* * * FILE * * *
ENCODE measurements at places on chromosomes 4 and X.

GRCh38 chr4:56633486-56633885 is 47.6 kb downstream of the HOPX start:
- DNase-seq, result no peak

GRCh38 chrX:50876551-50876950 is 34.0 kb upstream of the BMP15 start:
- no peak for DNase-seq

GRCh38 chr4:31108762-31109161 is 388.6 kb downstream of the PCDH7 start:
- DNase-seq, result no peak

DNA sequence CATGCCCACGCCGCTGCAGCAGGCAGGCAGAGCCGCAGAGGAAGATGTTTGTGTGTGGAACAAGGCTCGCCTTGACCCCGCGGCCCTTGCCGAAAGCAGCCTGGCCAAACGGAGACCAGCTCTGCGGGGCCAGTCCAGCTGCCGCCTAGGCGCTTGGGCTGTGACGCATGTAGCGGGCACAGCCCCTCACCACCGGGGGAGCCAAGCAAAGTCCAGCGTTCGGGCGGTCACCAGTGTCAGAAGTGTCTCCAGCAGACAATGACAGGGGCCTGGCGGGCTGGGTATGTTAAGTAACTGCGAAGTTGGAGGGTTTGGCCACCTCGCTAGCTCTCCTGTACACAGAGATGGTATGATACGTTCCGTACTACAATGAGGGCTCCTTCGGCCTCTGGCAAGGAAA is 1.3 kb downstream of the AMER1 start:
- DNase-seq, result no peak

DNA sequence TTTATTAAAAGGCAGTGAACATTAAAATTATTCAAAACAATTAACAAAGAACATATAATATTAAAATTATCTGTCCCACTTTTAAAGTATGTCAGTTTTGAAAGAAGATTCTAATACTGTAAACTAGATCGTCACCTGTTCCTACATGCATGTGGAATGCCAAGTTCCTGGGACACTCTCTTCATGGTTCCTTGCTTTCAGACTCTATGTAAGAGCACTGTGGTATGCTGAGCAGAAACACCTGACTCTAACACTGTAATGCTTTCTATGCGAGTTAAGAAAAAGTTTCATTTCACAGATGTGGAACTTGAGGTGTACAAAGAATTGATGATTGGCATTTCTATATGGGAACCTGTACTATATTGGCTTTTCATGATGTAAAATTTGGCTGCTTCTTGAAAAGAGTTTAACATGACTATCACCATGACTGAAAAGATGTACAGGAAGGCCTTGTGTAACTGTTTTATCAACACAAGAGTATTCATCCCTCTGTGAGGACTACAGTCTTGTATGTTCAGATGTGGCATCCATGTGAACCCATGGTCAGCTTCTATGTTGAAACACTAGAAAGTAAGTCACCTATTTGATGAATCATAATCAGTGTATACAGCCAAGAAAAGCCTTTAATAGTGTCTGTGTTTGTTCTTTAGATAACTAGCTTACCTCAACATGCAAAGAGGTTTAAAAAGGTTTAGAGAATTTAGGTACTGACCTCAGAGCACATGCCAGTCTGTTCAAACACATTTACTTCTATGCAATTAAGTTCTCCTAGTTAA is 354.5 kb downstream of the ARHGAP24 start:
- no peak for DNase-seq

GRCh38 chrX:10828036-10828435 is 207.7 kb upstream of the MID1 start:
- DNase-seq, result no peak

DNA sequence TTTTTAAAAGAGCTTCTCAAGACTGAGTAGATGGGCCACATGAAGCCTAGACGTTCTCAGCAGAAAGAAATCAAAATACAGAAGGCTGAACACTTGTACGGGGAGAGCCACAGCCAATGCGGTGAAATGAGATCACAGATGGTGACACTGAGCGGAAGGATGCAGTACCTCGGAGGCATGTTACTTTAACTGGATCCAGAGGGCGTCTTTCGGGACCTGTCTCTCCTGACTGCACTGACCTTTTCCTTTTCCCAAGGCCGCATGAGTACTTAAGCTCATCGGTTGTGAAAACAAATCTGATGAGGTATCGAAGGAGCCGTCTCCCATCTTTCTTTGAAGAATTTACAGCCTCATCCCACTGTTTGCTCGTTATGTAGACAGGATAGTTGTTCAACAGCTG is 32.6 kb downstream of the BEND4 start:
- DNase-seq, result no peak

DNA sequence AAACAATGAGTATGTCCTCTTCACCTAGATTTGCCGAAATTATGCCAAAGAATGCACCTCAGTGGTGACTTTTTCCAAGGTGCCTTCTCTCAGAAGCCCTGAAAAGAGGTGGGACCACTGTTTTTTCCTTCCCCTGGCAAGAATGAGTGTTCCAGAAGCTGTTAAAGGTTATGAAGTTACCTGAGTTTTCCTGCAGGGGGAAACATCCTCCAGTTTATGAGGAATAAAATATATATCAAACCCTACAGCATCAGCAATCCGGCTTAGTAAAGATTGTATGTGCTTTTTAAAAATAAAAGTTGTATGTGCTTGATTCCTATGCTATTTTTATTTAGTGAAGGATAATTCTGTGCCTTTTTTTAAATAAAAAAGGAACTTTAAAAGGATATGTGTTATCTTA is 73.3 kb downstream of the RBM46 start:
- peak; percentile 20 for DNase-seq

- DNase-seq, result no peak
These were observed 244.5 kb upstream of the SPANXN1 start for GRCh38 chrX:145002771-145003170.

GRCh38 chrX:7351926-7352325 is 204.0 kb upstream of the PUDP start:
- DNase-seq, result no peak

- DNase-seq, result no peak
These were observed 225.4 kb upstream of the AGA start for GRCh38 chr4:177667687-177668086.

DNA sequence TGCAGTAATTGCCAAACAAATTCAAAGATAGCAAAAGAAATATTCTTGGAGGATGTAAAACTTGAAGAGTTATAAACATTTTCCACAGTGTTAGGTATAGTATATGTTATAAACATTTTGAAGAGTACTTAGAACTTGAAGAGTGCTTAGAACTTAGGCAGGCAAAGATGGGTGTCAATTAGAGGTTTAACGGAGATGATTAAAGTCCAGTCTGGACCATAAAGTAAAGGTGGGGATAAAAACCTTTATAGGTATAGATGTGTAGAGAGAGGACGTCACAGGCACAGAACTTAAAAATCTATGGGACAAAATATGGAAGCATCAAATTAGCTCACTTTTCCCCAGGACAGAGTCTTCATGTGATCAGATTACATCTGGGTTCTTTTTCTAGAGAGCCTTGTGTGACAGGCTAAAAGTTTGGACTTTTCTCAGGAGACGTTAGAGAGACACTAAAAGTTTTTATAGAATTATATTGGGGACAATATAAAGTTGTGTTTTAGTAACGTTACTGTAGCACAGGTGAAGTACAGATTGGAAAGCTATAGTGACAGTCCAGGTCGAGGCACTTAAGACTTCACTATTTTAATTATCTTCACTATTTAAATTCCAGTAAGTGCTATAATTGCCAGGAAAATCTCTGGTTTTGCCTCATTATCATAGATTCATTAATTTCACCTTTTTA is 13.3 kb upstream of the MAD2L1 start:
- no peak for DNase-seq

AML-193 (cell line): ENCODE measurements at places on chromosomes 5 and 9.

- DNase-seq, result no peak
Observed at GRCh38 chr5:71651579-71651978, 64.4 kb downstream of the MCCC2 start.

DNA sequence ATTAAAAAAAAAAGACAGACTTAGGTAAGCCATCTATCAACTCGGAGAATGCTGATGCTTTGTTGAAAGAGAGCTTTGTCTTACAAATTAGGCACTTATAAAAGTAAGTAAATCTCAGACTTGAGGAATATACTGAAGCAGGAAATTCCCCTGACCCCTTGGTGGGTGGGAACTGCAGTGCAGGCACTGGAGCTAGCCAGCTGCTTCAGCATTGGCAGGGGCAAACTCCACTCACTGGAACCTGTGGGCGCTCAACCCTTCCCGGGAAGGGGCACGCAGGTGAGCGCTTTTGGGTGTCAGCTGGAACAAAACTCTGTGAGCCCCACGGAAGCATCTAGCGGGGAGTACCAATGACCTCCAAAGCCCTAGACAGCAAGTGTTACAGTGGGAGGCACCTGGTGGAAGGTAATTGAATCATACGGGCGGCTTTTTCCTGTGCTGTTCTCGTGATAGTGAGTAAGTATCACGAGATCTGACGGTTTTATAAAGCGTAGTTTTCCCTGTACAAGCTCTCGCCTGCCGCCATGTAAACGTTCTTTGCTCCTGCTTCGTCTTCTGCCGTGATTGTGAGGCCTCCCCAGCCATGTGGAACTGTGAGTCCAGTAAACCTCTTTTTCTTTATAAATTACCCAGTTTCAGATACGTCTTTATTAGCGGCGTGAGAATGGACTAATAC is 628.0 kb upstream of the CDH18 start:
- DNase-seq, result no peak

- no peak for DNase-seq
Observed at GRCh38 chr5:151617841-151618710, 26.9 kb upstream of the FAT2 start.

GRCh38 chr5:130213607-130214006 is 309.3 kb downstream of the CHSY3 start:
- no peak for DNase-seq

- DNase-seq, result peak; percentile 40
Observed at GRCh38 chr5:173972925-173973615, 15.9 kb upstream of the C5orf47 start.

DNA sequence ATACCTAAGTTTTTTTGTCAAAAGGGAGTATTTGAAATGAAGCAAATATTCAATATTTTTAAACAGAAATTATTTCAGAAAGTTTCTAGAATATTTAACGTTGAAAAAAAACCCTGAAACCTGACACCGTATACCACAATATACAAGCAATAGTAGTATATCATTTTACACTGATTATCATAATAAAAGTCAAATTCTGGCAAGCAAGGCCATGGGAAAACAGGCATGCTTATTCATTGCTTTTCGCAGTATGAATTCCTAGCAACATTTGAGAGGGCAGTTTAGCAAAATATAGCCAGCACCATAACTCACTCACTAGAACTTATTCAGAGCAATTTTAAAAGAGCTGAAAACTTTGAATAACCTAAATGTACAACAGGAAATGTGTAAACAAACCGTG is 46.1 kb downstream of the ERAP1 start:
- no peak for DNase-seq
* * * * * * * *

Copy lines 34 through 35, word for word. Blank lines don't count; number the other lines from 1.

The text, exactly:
- no peak for DNase-seq

- DNase-seq, result peak; percentile 40